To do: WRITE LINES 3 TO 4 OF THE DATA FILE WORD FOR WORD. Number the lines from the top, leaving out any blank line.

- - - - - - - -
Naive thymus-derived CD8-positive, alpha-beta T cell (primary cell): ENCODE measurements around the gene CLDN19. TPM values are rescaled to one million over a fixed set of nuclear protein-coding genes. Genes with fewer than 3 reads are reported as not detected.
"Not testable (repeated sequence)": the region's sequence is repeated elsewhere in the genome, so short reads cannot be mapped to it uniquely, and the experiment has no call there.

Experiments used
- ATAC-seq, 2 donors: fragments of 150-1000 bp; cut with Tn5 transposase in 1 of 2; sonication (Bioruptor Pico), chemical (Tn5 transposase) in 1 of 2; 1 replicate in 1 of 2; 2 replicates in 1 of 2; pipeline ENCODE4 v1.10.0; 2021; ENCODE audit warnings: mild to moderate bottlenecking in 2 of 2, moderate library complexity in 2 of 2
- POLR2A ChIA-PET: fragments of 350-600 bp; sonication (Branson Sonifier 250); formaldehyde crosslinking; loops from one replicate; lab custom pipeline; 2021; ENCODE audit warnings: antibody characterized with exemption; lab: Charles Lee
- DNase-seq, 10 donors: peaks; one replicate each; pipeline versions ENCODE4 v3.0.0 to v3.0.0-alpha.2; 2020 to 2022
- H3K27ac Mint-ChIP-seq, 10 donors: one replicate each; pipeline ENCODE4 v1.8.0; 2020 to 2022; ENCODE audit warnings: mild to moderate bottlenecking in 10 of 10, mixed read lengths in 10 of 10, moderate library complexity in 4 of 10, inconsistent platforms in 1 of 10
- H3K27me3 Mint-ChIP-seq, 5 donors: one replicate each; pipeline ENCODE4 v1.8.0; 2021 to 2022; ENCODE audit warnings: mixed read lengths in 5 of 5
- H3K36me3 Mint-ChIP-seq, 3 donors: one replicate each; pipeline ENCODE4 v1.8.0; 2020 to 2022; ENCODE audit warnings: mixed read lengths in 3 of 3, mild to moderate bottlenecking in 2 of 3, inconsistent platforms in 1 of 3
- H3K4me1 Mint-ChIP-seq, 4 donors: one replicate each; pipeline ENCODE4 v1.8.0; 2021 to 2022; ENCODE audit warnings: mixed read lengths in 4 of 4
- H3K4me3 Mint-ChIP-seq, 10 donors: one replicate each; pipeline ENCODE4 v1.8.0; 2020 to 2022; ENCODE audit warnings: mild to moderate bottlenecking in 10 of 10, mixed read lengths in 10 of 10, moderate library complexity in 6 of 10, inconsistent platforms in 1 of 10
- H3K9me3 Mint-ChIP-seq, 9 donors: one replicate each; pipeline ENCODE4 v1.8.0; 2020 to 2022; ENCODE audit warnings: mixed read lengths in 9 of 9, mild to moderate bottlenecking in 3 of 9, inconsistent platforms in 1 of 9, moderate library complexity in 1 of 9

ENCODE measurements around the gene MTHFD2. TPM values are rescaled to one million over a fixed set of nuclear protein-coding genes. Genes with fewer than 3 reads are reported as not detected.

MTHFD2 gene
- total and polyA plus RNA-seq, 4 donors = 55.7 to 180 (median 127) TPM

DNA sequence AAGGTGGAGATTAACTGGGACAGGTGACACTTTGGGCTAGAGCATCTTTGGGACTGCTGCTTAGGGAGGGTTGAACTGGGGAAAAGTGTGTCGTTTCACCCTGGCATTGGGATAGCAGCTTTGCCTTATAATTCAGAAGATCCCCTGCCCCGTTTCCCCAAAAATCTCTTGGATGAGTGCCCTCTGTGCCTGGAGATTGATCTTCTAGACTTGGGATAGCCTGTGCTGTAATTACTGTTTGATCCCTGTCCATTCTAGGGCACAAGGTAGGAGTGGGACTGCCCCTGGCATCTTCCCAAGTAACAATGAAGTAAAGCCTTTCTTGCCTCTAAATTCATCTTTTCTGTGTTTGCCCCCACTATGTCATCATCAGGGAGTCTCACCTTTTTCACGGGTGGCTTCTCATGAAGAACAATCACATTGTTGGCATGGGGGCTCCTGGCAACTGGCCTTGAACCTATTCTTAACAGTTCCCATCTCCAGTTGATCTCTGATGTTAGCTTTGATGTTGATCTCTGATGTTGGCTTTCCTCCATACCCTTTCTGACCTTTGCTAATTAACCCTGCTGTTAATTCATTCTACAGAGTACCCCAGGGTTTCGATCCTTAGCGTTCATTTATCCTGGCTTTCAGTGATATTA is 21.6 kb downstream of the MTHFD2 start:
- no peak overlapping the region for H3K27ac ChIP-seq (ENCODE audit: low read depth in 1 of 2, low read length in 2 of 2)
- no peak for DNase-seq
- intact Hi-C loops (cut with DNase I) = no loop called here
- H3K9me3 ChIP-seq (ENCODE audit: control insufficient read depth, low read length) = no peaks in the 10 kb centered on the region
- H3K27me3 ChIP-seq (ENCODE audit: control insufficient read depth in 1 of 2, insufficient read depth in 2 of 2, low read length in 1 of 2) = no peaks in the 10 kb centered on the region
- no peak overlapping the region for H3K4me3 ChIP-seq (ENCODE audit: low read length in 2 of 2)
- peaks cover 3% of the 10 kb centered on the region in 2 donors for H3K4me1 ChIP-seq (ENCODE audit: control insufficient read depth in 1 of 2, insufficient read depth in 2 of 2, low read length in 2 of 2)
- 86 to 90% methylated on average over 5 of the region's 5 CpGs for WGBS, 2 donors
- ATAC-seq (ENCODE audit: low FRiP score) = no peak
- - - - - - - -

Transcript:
Experiments used
- ATAC-seq, 2 donors: fragments of 150-1000 bp; cut with Tn5 transposase in 1 of 2; sonication (Bioruptor Pico), chemical (Tn5 transposase) in 1 of 2; 1 replicate in 1 of 2; 2 replicates in 1 of 2; pipeline ENCODE4 v1.10.0; 2021; ENCODE audit warnings: mild to moderate bottlenecking in 2 of 2, moderate library complexity in 2 of 2